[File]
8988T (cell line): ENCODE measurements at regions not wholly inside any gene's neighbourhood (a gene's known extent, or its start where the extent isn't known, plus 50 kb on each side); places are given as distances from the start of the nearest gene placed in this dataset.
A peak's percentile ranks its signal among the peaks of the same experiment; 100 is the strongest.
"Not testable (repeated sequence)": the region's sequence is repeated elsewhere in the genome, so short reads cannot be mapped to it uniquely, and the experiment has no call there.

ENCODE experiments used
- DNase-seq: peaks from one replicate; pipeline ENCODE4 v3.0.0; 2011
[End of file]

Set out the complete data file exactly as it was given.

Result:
8988T (cell line): ENCODE measurements at regions not wholly inside any gene's neighbourhood (a gene's known extent, or its start where the extent isn't known, plus 50 kb on each side); places are given as distances from the start of the nearest gene placed in this dataset.
A peak's percentile ranks its signal among the peaks of the same experiment; 100 is the strongest.
"Not testable (repeated sequence)": the region's sequence is repeated elsewhere in the genome, so short reads cannot be mapped to it uniquely, and the experiment has no call there.

ENCODE experiments used
- DNase-seq: peaks from one replicate; pipeline ENCODE4 v3.0.0; 2011